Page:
After Bagapsh's death, this topic will become one of the central elements in the presidential election campaigns. Meanwhile, passions will flare in the course of the battle for the presidential seat. Abkhazia’s second president left this world without naming a successor, without a political “last will and testament.” Consequently all contenders for the post will be starting from “square one.” The acting Vice President Alexander Ankvab will probably have an administrative and psychological advantage. Like Bagapsh, he also has experience working in Georgia during the Soviet years (in the Ministry of Internal Affairs). He has the reputation of an uncompromising opponent of corruption (there have been several attempts against his life), as a harsh and open person that stands in the way of many. Ankvab could not get along with Ardzinba in the 1990s, so he was forced to spend many years practicing business in Moscow, without becoming just a passive observer. Ankvab’s support during 2004 and 2005 meant a lot to Bagapsh’s ultimate success. Subsequently he worked on Bagapsh’s team as a prime minister and then as his vice president. And that’s why this person will contend for Abkhazia’s second president’s political legacy more than any other.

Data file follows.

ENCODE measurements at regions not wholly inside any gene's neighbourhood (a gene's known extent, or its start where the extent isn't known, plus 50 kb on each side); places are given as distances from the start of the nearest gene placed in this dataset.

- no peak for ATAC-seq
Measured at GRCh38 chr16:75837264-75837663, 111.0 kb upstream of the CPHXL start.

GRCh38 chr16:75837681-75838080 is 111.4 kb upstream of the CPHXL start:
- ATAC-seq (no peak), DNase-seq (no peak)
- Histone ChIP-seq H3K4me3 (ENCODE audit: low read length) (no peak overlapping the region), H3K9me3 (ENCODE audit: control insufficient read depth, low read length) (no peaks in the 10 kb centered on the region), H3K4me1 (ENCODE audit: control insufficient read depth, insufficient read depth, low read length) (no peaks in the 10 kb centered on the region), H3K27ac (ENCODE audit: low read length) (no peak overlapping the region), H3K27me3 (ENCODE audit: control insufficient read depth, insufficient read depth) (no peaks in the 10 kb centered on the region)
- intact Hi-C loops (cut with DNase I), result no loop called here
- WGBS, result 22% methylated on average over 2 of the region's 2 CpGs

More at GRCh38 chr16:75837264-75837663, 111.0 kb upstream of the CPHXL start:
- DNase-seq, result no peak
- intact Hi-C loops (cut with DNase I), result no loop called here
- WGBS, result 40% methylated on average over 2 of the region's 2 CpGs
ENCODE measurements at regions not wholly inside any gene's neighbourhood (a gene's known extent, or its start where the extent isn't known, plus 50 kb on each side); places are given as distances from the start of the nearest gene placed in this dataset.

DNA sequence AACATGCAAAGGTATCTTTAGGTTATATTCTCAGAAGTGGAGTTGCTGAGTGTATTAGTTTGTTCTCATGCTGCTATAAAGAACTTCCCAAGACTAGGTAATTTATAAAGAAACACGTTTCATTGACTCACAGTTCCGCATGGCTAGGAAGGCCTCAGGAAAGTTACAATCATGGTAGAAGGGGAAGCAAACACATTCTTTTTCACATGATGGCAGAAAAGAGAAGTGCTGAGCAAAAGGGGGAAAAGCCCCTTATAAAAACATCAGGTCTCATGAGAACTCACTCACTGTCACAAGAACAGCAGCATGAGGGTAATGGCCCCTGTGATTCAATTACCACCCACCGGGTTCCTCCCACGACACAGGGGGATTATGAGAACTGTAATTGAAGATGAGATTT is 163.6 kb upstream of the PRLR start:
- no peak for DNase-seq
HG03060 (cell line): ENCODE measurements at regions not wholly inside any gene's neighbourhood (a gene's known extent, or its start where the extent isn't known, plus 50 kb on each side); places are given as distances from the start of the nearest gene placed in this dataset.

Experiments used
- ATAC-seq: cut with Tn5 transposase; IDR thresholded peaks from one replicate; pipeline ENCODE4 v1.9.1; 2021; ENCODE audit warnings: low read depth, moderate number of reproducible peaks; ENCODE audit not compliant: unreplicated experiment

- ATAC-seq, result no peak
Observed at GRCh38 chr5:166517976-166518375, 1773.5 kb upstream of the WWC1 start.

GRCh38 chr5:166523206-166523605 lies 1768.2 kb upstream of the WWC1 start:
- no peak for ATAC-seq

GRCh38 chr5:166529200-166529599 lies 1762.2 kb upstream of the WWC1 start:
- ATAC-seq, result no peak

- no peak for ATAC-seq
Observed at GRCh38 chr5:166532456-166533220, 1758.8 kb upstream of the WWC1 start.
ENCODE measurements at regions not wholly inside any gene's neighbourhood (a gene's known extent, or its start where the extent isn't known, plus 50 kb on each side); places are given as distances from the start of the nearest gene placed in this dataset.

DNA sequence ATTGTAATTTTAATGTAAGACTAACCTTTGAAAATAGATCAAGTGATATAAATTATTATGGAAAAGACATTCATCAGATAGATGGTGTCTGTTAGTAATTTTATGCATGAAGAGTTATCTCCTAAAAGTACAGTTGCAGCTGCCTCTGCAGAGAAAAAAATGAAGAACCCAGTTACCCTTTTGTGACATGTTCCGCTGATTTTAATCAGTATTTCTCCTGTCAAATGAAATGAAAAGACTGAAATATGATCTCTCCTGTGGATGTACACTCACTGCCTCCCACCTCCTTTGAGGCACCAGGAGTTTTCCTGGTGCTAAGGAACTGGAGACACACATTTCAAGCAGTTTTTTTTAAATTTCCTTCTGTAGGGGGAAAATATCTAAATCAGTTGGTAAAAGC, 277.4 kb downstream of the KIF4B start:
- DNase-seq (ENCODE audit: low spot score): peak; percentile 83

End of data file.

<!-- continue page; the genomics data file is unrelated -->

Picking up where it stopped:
Sergei Shamba, Abkhazia’s chief diplomat for many years, may also become a strong player in the elections, since he is involved in all meaningful forms of negotiation with Georgia, the Russian Federation, international institutions, and ambassadors in Tbilisi. For the last two years Sahmba, having been named the head of the government, advanced considerably in the field of internal politics. We shouldn’t also discount Raul Khadjimba as a potential contender. Yes, he was defeated in the 2004 to 2005 and the 2009 elections. But let’s not forget that in 2004, he was Vladislav Ardzinba’s successor and had the Kremlin’s support. During the Soviet period Khadjimba served in the KGB, and has established good contacts with the Russian “siloviki.” Theoretically, all this could play in Khadjimba’s favor after Bagapsh’s death.

No matter who we will call the next president of Abkhazia, he will inevitably have to address Bagapsh’s legacy in his work. He’s also doomed to face incessant “comparisons” to his celebrated predecessor.

Sergei Markedonov, Ph.D., is a political analyst and a visiting fellow at the Center for Strategic and International Studies (CSIS), Russia and Eurasia Program, Washington, DC.

Source: Russia Profile

No comments:

Post a Comment